Speaking of eating ourselves sick…

We had a true Thanksgiving this year!

The last time we celebrated Thanksgiving was our first year in the Netherlands. We payed close to 100 euros for a special-ordered turkey that was entirely too big for any of our appliances (we only have a toaster oven and a crockpot), and Shane ended up trying to cut it apart with a bread knife (our only serrated knife). It was a mess. I also payed way too much to import canned pumpkin, marshmallows, and crispy onions for green bean casserole. It was a lot of work, and we celebrated late since it’s not a holiday in Europe (go figure). To top it off, I couldn’t find a live-stream of the Macy’s parade. It was a nice meal (with some good friends), but after that year, we just kind of gave up.

UNTIL 2020!

Shane found a turkey in the grocery store and everything changed. I had to swap the pumpkin pie for apple, but those crispy onions? GOT ‘EM!

Apparently they are pretty common in German dishes, and they were only 0.87 cents! What a steal!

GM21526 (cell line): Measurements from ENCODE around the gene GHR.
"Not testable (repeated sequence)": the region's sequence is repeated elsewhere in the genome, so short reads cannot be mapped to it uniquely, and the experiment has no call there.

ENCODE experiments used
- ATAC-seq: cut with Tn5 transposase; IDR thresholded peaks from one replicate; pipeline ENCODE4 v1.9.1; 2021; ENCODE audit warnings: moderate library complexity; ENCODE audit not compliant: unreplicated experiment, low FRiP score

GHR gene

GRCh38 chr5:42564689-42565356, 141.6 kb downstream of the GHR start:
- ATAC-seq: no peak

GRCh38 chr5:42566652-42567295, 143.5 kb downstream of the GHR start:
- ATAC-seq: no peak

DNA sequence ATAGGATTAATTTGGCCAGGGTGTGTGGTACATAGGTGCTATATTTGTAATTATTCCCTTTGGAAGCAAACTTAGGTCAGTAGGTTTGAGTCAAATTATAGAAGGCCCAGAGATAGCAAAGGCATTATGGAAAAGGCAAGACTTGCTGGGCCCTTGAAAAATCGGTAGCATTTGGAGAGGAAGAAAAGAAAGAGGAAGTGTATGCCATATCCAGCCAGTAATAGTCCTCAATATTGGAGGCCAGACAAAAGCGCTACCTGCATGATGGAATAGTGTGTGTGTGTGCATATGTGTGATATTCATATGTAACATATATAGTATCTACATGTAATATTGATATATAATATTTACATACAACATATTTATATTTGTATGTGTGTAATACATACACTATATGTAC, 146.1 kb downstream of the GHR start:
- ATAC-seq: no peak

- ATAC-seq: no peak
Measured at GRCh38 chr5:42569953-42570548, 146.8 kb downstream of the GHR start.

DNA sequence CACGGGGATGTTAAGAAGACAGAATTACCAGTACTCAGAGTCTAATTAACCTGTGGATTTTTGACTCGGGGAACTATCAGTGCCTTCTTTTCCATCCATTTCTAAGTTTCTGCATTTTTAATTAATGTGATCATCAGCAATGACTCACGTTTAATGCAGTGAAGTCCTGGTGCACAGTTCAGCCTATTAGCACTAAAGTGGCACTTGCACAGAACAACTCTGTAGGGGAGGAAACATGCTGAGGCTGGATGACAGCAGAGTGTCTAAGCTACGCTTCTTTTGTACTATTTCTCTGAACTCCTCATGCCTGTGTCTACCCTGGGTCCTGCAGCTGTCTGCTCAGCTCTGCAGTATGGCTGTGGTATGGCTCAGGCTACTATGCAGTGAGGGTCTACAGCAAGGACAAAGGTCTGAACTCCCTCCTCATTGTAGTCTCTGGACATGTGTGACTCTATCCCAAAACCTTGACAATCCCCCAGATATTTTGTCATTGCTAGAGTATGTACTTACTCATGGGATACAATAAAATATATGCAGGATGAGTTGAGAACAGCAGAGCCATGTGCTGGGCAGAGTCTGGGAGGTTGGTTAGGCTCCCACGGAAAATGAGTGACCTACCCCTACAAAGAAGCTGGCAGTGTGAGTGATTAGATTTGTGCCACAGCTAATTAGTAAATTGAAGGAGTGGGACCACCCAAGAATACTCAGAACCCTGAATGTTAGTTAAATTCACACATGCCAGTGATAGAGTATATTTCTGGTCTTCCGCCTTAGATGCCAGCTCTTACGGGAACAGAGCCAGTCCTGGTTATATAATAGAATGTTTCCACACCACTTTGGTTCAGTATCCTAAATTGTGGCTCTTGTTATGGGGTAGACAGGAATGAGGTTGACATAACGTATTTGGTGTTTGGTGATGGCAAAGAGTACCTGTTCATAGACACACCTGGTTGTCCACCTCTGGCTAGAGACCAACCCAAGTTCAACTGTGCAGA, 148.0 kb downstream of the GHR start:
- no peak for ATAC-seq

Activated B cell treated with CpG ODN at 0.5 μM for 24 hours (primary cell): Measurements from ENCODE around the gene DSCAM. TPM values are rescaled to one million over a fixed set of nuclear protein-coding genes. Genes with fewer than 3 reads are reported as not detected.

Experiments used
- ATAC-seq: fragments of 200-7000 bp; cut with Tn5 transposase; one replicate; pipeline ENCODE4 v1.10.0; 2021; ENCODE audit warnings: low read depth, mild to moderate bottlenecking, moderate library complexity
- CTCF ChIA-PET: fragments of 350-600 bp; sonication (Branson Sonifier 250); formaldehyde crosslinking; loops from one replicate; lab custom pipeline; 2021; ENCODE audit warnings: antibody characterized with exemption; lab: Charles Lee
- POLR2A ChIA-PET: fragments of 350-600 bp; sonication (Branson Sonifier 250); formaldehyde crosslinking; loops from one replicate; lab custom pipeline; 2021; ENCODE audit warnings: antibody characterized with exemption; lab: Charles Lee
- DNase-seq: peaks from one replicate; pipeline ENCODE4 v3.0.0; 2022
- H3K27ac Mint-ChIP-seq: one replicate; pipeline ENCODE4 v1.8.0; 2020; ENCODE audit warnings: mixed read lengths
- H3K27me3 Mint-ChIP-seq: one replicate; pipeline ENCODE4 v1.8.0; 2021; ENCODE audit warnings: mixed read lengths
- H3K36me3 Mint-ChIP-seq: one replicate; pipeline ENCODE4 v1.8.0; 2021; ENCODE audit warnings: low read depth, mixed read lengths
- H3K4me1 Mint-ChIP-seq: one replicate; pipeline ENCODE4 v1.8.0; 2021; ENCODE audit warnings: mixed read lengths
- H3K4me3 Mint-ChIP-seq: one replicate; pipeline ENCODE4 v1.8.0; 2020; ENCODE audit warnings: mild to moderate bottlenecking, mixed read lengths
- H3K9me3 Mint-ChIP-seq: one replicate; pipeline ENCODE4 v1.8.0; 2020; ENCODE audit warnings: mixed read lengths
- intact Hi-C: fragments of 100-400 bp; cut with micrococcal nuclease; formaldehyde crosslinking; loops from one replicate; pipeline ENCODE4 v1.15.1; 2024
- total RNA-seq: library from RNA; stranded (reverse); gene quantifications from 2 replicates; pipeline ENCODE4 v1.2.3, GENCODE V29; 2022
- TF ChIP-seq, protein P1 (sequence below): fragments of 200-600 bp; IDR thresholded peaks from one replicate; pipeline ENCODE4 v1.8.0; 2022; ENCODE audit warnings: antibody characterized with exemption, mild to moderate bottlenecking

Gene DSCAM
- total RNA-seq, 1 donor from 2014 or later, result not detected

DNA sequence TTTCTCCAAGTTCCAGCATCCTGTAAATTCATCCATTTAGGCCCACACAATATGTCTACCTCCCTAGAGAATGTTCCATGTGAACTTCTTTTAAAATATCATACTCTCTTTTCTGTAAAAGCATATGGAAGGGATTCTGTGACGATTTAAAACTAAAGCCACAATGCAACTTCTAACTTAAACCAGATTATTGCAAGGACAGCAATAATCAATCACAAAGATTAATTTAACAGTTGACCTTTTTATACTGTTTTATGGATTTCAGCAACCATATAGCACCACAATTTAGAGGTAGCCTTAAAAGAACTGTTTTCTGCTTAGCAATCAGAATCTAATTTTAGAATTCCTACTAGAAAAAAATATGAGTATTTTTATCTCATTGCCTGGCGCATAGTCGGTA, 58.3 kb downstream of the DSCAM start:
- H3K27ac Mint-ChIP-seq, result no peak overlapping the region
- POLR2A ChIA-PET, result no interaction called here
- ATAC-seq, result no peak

Shane took the day off work, and we cooked, drank festive cocktails, talked to family, and I even found a live stream of the (modified) parade! Honestly, it was a really great day.

The Umschreibung

aka the endless staircase.

Turns out, this art installation is not too far from our climbing gym and the ‘nicer, fancy’ grocery store. So, when I was on the hunt for those crispy onions, I decided to make a pit-stop! It was fun to find a little hidden gem and see a new part of town.

Looking up.

Meatball

I mean – look at that paw placement. She kills me with cuteness.

And with that, we’re on to December! Conveniently, der letzte monat des jahres was part of my Duolingo lesson recently. I’m planning on going hunting for to-go Glühwein stands… I’ll report back.

Tshüss,

Whitney

October Joy Report

So, October was…going!